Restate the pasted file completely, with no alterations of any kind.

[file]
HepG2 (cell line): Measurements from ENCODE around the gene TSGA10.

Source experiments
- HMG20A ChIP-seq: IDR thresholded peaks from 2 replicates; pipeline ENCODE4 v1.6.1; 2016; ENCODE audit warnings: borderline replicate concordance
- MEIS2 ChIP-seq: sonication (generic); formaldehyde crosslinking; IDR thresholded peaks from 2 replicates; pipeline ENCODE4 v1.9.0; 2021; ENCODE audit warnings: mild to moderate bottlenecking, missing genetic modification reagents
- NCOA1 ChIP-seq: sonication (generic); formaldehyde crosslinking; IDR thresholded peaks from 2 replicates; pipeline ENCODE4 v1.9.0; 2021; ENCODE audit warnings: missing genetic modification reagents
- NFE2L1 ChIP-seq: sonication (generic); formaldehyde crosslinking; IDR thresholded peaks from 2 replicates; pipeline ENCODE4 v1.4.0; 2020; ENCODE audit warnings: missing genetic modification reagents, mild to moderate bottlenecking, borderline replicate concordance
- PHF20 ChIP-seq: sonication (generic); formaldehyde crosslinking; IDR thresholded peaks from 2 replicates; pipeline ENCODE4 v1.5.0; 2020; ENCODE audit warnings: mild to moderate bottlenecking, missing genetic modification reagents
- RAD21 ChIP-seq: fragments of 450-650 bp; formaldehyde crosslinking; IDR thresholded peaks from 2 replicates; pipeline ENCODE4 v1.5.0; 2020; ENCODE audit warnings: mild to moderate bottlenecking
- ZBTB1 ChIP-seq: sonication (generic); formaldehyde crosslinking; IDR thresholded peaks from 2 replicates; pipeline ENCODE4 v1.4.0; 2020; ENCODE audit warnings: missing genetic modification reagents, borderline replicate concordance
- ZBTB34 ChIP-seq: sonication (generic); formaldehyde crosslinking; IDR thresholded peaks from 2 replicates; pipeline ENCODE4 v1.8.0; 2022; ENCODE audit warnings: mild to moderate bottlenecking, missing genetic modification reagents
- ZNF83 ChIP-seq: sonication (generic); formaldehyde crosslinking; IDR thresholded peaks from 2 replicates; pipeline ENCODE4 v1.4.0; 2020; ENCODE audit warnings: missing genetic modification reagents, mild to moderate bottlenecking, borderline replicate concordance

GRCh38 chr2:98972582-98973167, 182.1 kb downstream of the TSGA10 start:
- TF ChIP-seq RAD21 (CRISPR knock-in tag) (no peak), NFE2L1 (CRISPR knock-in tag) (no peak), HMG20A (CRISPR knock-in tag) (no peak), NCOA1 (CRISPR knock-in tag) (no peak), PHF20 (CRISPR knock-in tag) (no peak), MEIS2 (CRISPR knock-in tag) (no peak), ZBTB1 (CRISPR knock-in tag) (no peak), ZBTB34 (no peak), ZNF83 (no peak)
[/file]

HepG2 (cell line): Measurements from ENCODE around the gene TSGA10.

Source experiments
- HMG20A ChIP-seq: IDR thresholded peaks from 2 replicates; pipeline ENCODE4 v1.6.1; 2016; ENCODE audit warnings: borderline replicate concordance
- MEIS2 ChIP-seq: sonication (generic); formaldehyde crosslinking; IDR thresholded peaks from 2 replicates; pipeline ENCODE4 v1.9.0; 2021; ENCODE audit warnings: mild to moderate bottlenecking, missing genetic modification reagents
- NCOA1 ChIP-seq: sonication (generic); formaldehyde crosslinking; IDR thresholded peaks from 2 replicates; pipeline ENCODE4 v1.9.0; 2021; ENCODE audit warnings: missing genetic modification reagents
- NFE2L1 ChIP-seq: sonication (generic); formaldehyde crosslinking; IDR thresholded peaks from 2 replicates; pipeline ENCODE4 v1.4.0; 2020; ENCODE audit warnings: missing genetic modification reagents, mild to moderate bottlenecking, borderline replicate concordance
- PHF20 ChIP-seq: sonication (generic); formaldehyde crosslinking; IDR thresholded peaks from 2 replicates; pipeline ENCODE4 v1.5.0; 2020; ENCODE audit warnings: mild to moderate bottlenecking, missing genetic modification reagents
- RAD21 ChIP-seq: fragments of 450-650 bp; formaldehyde crosslinking; IDR thresholded peaks from 2 replicates; pipeline ENCODE4 v1.5.0; 2020; ENCODE audit warnings: mild to moderate bottlenecking
- ZBTB1 ChIP-seq: sonication (generic); formaldehyde crosslinking; IDR thresholded peaks from 2 replicates; pipeline ENCODE4 v1.4.0; 2020; ENCODE audit warnings: missing genetic modification reagents, borderline replicate concordance
- ZBTB34 ChIP-seq: sonication (generic); formaldehyde crosslinking; IDR thresholded peaks from 2 replicates; pipeline ENCODE4 v1.8.0; 2022; ENCODE audit warnings: mild to moderate bottlenecking, missing genetic modification reagents
- ZNF83 ChIP-seq: sonication (generic); formaldehyde crosslinking; IDR thresholded peaks from 2 replicates; pipeline ENCODE4 v1.4.0; 2020; ENCODE audit warnings: missing genetic modification reagents, mild to moderate bottlenecking, borderline replicate concordance

GRCh38 chr2:98972582-98973167, 182.1 kb downstream of the TSGA10 start:
- TF ChIP-seq RAD21 (CRISPR knock-in tag) (no peak), NFE2L1 (CRISPR knock-in tag) (no peak), HMG20A (CRISPR knock-in tag) (no peak), NCOA1 (CRISPR knock-in tag) (no peak), PHF20 (CRISPR knock-in tag) (no peak), MEIS2 (CRISPR knock-in tag) (no peak), ZBTB1 (CRISPR knock-in tag) (no peak), ZBTB34 (no peak), ZNF83 (no peak)